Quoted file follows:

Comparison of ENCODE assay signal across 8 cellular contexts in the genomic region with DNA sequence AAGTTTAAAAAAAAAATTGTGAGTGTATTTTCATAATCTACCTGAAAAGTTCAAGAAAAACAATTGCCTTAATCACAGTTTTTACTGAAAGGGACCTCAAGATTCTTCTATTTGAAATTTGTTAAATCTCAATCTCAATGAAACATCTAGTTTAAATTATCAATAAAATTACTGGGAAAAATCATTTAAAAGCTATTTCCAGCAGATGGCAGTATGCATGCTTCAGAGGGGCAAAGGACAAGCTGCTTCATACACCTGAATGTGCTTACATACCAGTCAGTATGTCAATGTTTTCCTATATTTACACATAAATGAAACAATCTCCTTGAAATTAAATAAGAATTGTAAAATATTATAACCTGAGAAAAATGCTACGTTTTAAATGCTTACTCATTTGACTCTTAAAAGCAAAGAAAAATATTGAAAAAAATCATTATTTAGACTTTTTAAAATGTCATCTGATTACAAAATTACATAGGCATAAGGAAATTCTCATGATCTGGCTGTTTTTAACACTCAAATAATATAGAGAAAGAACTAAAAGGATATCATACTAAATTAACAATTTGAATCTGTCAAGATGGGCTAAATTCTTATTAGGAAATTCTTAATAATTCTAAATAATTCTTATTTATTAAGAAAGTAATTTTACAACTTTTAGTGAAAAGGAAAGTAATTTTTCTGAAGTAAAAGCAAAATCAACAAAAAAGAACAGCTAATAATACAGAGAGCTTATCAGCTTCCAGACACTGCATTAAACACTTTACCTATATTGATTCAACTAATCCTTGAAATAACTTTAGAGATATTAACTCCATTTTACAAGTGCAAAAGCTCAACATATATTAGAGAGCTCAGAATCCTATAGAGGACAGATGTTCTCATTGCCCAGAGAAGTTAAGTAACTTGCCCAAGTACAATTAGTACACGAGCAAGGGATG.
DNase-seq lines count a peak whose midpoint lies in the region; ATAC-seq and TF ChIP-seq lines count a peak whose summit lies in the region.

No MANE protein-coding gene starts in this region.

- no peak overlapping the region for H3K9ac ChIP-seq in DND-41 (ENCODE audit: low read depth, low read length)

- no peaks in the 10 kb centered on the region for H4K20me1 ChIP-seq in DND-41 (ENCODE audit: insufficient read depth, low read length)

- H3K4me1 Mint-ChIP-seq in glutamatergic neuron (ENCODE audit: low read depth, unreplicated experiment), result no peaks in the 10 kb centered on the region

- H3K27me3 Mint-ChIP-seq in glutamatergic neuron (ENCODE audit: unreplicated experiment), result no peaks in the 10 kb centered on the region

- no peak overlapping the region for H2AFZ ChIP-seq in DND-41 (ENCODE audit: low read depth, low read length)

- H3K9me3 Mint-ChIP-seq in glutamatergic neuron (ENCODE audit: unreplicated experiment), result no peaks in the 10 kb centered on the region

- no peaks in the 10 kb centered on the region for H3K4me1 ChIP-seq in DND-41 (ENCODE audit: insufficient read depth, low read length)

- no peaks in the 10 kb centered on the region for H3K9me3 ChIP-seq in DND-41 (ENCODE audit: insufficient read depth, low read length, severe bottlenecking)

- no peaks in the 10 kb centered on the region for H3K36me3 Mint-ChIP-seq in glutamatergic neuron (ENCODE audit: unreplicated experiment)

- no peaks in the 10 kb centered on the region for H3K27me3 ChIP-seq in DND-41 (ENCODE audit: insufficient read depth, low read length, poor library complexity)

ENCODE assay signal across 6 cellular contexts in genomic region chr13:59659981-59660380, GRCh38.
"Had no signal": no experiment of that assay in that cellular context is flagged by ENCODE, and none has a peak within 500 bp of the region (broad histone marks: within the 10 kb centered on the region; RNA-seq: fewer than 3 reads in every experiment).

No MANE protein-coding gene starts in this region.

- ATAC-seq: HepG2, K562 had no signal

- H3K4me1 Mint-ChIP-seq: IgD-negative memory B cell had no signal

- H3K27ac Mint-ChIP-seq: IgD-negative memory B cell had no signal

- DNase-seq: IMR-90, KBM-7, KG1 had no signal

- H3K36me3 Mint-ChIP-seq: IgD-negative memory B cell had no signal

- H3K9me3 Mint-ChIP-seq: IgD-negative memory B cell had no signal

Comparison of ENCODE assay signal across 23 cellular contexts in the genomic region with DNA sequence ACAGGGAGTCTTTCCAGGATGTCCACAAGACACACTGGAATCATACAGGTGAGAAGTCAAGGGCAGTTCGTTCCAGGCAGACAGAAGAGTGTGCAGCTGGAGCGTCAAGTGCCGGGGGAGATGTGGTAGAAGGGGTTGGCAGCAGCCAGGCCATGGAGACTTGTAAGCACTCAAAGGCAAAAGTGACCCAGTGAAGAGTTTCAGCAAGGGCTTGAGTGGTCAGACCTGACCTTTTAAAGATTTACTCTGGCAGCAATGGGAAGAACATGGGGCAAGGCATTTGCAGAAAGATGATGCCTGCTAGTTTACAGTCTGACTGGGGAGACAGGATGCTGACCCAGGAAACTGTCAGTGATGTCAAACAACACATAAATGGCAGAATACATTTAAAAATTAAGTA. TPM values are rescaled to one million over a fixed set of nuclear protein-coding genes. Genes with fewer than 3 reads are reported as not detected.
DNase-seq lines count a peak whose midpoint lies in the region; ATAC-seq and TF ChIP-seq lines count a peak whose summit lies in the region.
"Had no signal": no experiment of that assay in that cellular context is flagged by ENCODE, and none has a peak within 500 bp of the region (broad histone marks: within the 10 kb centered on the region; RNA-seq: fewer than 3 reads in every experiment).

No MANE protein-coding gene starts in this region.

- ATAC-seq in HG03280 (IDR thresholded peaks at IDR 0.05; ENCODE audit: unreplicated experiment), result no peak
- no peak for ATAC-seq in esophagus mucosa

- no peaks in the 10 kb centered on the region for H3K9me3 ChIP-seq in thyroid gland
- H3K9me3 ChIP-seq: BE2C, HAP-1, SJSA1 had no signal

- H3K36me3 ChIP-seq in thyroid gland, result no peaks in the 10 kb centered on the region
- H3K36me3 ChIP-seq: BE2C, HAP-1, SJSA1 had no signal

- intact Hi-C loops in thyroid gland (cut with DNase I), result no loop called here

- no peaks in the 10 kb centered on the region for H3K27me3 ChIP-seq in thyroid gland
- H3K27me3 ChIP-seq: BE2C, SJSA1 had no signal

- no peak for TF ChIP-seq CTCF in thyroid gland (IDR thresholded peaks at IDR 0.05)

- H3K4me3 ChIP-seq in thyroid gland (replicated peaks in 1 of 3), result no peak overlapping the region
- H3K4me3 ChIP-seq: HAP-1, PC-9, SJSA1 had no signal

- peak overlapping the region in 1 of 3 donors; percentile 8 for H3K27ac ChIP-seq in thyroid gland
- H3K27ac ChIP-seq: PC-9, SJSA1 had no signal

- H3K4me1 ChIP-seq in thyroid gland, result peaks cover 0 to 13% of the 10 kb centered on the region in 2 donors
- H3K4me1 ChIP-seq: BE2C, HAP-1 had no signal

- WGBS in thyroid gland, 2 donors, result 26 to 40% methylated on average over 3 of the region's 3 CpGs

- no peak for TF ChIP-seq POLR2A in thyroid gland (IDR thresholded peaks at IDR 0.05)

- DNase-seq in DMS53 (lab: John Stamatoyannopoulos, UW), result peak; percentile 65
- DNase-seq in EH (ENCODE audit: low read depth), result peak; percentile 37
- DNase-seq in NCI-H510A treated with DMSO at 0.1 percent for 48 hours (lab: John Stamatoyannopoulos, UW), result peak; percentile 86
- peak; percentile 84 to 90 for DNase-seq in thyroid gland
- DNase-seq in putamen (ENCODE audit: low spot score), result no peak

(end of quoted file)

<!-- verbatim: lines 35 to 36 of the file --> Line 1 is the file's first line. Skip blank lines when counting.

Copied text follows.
- H3K27me3 ChIP-seq: BE2C, SJSA1 had no signal

- no peak for TF ChIP-seq CTCF in thyroid gland (IDR thresholded peaks at IDR 0.05)